Big Head Press

L. Neil Smith's
Number 674, June 10, 2012

"The World is run by fools who kill children
as they pray and practice hymns in Church. And
that's what I remember learning in third grade."

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The Economics of Spring Break
by Devin Leary-Hanebrink

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Attribute to L. Neil Smith's The Libertarian Enterprise

Year after year, young coeds, eager to escape the North's biting cold, descend upon a warm weather hotspot for a week long respite they will never forget...or, perhaps, never remember.

This annual rite of passage is known as Spring Break.

Naturally, images of loose morals, drunken debauchery, and poor decisions come to mind. On the surface, this ritual is nothing more than an opportunity for college students to imbibe in a little too much alcohol a little too far away from home. However, behind the scenes, market forces are hard at work.

The History of Party Rocking

The roots of the modern Spring Break can be loosely traced to the ancient Greeks. In fact, today's Spring Break is essentially a merger of two distinct cultural themes—vacationing in a warm climate and the bacchanalia—both of which likely pre-date and transcend Greek culture.

First, the concept of visiting warmer climates during colder months is consistent through history. Nomadic peoples, much like animals, choreographed their travels to economically accommodate harsh weather conditions. Later, once permanent settlement became popular, the idea of leaving home for a brief period only to return again grew common. The Greeks and Romans (as well as countless other societies) frequently traveled to warmer climates during winter. However, these travels generally revolved around the harvest season.

The modern vacation—a period of travel spent away from home and work for recreation—was long a privilege of the affluent. In 19th century America, as sanitation and medical technology continued to improve, wealthy industrialists, politicians, and financiers from the Northeast frequently traveled as far south as the Caribbean to avoid the bitter cold months of winter. Eventually, with continued improvements in transportation technology and economic productivity, the general public was finally able to afford modest vacations.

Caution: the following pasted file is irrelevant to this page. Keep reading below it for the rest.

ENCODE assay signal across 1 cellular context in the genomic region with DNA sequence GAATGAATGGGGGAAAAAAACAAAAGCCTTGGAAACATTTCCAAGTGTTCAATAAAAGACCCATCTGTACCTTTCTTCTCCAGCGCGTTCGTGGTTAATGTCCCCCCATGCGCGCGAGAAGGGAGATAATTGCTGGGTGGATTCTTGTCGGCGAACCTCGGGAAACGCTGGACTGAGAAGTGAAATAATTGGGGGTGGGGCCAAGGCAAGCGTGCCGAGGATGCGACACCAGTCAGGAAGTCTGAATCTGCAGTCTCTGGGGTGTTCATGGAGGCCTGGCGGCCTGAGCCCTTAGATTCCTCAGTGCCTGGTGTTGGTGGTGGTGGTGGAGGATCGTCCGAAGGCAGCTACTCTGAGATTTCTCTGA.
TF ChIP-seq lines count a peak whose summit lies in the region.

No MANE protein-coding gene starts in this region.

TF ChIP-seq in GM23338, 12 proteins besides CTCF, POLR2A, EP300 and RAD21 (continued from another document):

Further, coaches and athletes began capitalizing on the benefit of warmer climates. MLB Spring Training dates to the 1880s with teams such as the St. Louis Cardinals, New York Yankees, and Chicago Cubs visiting southern cities. In fact, the origin of the collegiate Spring Break is frequently attributed to the Colgate University swim team, which began traveling to Fort Lauderdale, Florida in the 1930s for off-season training. Within years, hundreds of collegiate swimmers were competing in the annual Florida event and non-student athletes, looking for a break from classes and the cold weather, soon followed. Almost immediately, a bacchanalia was born.

This second major theme, the bacchanalia, loosely translates as, "a large party or festival." The term is derived from the Greco-Roman god Bacchus (Dionysus in Greek mythology), the god of the grape harvest, wine, winemaking, ecstasy, and intoxication. The Greeks and Romans, like most ancient cultures, celebrated the changing seasons, the annual harvest, and spiritual events with magnificent festivals. In honor of Bacchus, an annual celebration notorious for its excessive gluttony, vulgar conduct, and criminal behavior was held each spring, until it was finally abolished by the Roman Senate.

Unsurprisingly, the term bacchanalia has become synonymous with drunken revelry and is most frequently associated with Spring Break. A brief aside, the New Orleans Mardi Gras Super Krewe Bacchus, named after the Greco-Roman god, is known for its over-the-top parade and black-tie formal ball held on the Sunday before Fat Tuesday each Spring.

The Birth of "Fort Liquordale"

Sun-soaked southern cities immediately tried to corner this fledgling Spring Break market because the young college students had money to spend. Fort Lauderdale, the original Spring Break destination, recognized the advantage of its tropical climate and soon began advertising across the country. In no time, private companies— ranging from travel agencies and hotels to liquor stores and restaurants—began flooding South Florida.